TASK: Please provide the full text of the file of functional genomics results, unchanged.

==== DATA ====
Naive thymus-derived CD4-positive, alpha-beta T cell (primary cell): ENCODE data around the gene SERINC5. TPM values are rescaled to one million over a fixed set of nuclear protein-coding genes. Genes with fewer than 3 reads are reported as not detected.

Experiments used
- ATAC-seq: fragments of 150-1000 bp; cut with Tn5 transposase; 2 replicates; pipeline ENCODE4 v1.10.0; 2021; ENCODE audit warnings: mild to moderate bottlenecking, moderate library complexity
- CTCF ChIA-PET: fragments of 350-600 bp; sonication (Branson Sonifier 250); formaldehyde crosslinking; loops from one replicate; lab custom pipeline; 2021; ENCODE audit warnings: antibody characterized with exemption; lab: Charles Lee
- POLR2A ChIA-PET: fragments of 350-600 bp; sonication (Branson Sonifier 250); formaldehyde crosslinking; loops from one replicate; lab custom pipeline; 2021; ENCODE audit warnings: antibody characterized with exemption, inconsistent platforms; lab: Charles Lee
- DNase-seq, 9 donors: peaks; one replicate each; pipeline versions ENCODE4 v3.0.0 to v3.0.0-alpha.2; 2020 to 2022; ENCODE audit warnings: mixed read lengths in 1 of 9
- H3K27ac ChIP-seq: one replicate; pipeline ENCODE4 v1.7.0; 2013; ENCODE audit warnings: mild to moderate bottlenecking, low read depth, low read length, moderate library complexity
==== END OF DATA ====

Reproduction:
Naive thymus-derived CD4-positive, alpha-beta T cell (primary cell): ENCODE data around the gene SERINC5. TPM values are rescaled to one million over a fixed set of nuclear protein-coding genes. Genes with fewer than 3 reads are reported as not detected.

Experiments used
- ATAC-seq: fragments of 150-1000 bp; cut with Tn5 transposase; 2 replicates; pipeline ENCODE4 v1.10.0; 2021; ENCODE audit warnings: mild to moderate bottlenecking, moderate library complexity
- CTCF ChIA-PET: fragments of 350-600 bp; sonication (Branson Sonifier 250); formaldehyde crosslinking; loops from one replicate; lab custom pipeline; 2021; ENCODE audit warnings: antibody characterized with exemption; lab: Charles Lee
- POLR2A ChIA-PET: fragments of 350-600 bp; sonication (Branson Sonifier 250); formaldehyde crosslinking; loops from one replicate; lab custom pipeline; 2021; ENCODE audit warnings: antibody characterized with exemption, inconsistent platforms; lab: Charles Lee
- DNase-seq, 9 donors: peaks; one replicate each; pipeline versions ENCODE4 v3.0.0 to v3.0.0-alpha.2; 2020 to 2022; ENCODE audit warnings: mixed read lengths in 1 of 9
- H3K27ac ChIP-seq: one replicate; pipeline ENCODE4 v1.7.0; 2013; ENCODE audit warnings: mild to moderate bottlenecking, low read depth, low read length, moderate library complexity